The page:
Tag Archives: quangos

A Brief Comment on the “Bonfire of the Quangos”

Quangos have a bad reputation, something which I think is due, to a large extent, on the name, which sounds woolly and bureaucratic before anyone actually considers what they do. I don’t want to launch into a full-scale defence of quangos – I don’t know enough about them individually to comment. This is the inherent problem here. One quango runs British Waterways, the network of canals across the country, while another monitors the use of legal aid. To bundle them together is utterly meaningless.

My concern about the report today which abolishes a large number of quangos is that the government has failed to properly make the distinction either. The argument used by Francis Maude for the scrapping of 192 quangos is that they are not properly accountable.

The problem with this “accountability” line is that it is essentially nonsense. If a quango’s functions are rolled into a ministerial department, how does that make it more accountable to individuals? Are the people who live in that minister’s constituency going to say “Well, the work done by the Renewable Fuels Agency, under his department, hasn’t been up to much, I think I’ll vote Green”. We certainly can’t get a situation where the heads of these bodies are directly elected, since most functions of quangos are essentially non-political.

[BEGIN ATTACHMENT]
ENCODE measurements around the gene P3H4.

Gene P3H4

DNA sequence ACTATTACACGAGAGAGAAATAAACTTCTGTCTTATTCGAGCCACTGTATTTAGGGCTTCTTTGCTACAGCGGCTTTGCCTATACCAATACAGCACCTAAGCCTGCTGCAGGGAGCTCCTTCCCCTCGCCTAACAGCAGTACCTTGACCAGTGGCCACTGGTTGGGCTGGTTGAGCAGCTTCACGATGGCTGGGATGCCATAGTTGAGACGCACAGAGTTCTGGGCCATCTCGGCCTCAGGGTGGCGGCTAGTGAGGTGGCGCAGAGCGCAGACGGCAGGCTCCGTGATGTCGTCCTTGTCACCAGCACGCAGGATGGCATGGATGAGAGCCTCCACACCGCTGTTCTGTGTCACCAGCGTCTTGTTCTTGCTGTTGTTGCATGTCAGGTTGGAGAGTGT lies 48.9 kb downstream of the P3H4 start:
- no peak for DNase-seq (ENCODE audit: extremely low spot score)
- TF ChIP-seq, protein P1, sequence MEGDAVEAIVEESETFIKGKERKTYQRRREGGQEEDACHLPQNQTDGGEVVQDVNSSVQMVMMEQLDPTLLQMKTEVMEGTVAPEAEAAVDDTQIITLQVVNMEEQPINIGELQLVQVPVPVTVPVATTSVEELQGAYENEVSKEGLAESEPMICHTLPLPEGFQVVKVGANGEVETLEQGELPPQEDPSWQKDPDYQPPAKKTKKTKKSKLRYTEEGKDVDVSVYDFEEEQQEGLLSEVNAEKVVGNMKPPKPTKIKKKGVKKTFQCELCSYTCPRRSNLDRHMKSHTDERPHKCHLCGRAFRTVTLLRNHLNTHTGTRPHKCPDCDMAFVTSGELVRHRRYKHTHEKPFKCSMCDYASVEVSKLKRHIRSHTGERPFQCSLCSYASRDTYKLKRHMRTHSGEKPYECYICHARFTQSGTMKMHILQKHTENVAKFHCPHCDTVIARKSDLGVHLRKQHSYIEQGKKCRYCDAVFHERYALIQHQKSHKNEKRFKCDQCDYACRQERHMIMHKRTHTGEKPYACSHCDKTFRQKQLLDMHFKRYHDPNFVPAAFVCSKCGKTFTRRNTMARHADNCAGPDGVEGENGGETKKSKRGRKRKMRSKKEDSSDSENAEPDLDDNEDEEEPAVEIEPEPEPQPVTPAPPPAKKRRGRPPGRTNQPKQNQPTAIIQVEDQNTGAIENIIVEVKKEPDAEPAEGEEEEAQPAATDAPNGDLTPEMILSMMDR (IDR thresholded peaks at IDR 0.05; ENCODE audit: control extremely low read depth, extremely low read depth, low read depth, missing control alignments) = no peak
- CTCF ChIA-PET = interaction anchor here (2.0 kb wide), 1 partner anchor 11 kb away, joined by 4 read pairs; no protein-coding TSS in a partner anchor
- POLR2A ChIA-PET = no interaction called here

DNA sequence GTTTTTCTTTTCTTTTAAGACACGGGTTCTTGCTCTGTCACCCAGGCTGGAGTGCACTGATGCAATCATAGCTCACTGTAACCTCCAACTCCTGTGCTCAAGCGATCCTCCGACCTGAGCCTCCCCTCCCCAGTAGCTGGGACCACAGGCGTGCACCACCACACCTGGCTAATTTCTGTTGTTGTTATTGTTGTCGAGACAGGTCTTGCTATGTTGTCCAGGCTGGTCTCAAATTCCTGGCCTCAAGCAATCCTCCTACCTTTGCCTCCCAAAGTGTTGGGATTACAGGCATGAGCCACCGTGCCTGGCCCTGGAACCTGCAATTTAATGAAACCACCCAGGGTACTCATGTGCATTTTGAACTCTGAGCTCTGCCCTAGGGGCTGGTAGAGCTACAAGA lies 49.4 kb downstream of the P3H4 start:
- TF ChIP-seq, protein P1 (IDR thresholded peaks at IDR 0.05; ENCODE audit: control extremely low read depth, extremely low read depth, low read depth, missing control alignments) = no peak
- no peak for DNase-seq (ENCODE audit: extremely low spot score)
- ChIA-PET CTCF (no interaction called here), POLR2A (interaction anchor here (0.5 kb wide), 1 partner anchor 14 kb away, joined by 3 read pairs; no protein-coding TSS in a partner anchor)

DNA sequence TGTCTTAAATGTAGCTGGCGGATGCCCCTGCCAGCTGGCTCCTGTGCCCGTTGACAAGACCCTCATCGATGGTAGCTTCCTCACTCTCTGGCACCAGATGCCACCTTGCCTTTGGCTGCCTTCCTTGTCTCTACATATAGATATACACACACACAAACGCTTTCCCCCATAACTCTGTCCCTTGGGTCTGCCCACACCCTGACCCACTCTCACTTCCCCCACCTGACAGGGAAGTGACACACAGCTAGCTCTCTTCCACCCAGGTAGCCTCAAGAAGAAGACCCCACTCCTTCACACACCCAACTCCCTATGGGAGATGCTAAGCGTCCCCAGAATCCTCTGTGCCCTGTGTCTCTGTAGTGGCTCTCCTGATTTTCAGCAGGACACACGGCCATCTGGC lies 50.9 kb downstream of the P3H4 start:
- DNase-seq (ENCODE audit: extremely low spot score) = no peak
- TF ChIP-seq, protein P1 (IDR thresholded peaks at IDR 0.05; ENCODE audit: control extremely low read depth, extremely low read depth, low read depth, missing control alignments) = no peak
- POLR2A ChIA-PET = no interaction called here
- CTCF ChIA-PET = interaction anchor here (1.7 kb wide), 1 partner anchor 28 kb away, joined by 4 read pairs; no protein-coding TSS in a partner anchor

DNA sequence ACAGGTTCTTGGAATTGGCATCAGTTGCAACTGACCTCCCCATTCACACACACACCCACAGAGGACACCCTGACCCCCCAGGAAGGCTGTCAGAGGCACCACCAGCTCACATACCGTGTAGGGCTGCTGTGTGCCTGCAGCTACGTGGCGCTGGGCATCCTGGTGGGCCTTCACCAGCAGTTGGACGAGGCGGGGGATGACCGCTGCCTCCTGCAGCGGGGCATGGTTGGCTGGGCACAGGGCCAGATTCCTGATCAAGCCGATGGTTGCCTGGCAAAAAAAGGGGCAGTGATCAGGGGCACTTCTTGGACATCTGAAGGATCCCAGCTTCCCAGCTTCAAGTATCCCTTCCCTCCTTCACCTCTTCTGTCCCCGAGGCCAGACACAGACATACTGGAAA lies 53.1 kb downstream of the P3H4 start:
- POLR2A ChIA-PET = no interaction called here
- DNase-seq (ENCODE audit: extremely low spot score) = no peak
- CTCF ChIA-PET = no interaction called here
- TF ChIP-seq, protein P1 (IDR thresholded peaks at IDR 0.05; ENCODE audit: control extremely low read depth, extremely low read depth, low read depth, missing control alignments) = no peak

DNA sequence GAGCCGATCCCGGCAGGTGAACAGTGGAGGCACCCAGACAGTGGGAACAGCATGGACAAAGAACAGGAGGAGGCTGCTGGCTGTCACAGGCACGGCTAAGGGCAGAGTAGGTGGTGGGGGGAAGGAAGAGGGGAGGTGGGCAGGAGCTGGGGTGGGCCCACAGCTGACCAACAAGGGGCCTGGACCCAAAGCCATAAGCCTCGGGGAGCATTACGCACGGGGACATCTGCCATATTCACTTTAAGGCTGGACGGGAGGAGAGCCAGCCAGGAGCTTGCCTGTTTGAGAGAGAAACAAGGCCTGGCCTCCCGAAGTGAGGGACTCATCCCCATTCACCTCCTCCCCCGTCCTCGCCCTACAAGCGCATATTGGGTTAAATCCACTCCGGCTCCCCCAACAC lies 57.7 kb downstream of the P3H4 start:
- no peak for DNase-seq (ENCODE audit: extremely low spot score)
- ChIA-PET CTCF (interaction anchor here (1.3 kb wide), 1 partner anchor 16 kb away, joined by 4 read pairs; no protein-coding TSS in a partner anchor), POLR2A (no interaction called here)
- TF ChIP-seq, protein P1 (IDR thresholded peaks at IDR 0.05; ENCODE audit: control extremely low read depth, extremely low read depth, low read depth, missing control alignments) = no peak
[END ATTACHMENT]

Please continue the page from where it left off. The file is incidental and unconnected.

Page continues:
I am actually all in favour of expert bodies, outside government, being responsible for specific areas of activity where appropriate. As long as the work is important, I’d much rather it was done by people who know what they are doing than being notionally “accountable”.

Scrap useless bodies of course, but bringing things under ministerial control and basing this review on “accountability” is ridiculous. Michael Gove can’t get a list of schools right, why on earth would we want additional important responsibilities falling to him?

I think the accountability approach is most likely a cover for more ideological cuts to services which people already think are wasteful, despite not really understanding what they are. It’s an easy target and like most easy targets, there are usually much more difficult consequences not far behind.


Filed under Coalition, Economy